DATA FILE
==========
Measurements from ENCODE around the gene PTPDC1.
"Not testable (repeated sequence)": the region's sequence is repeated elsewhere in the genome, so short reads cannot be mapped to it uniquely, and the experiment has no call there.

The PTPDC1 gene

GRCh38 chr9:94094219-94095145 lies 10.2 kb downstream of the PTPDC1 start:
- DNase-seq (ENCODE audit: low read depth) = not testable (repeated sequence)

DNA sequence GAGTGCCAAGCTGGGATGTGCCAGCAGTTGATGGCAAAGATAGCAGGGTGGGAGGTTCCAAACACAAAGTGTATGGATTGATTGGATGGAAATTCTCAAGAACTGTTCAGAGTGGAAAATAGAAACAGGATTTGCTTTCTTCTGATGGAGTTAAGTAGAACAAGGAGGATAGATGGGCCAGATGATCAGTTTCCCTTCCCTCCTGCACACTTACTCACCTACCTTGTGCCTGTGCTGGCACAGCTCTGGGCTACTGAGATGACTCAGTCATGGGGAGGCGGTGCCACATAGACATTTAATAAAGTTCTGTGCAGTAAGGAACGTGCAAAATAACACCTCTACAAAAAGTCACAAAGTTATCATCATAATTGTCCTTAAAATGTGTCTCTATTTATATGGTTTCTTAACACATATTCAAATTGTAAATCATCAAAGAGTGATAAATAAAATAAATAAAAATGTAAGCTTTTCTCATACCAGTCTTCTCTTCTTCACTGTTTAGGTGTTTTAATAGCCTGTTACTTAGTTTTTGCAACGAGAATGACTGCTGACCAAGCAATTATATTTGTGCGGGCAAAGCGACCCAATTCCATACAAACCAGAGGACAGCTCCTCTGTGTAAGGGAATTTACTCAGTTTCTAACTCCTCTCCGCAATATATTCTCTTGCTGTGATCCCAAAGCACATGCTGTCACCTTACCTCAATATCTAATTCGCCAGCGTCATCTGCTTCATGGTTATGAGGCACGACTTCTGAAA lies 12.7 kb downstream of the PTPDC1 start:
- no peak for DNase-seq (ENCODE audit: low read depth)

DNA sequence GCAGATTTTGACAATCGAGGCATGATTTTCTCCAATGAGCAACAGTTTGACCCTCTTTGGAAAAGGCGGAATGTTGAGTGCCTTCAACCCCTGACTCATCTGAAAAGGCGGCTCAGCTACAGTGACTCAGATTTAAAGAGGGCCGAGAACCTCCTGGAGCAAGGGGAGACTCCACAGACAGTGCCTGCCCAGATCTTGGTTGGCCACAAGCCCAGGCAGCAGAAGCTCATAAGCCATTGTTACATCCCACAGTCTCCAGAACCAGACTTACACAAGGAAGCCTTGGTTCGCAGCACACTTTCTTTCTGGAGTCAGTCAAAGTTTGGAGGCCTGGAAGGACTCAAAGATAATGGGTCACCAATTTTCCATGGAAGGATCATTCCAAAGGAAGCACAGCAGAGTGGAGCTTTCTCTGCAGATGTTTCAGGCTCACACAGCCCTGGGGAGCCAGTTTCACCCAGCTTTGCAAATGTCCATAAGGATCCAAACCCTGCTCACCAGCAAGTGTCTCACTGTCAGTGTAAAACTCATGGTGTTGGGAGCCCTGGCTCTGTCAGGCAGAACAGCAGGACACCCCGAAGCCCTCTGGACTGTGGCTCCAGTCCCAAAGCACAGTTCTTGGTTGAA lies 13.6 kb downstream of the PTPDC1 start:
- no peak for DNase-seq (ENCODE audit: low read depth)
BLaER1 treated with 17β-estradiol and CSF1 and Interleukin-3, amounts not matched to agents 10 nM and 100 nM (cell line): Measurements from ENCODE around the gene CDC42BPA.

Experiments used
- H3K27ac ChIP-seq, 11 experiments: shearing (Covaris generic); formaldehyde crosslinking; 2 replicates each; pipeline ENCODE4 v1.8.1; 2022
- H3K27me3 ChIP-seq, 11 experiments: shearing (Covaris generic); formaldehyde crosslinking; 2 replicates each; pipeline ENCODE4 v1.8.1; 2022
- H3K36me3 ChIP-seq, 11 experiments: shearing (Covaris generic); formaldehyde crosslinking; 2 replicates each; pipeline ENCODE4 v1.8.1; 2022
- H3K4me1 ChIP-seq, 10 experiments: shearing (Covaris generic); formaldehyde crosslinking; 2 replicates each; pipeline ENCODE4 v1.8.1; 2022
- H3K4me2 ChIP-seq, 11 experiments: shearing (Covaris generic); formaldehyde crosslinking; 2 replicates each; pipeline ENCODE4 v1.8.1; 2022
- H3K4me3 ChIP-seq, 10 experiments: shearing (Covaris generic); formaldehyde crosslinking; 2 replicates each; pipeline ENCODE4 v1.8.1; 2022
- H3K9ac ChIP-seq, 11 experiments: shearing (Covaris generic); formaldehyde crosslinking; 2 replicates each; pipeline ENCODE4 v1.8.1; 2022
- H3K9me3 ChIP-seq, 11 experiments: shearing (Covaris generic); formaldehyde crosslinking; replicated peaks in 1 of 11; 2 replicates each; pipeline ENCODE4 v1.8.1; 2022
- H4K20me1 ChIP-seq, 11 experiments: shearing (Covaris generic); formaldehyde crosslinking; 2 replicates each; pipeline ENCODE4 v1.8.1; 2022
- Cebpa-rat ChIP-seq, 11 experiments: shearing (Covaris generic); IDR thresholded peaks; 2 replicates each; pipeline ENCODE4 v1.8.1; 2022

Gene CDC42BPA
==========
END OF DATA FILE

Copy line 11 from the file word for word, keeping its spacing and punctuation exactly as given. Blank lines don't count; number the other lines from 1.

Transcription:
Experiments used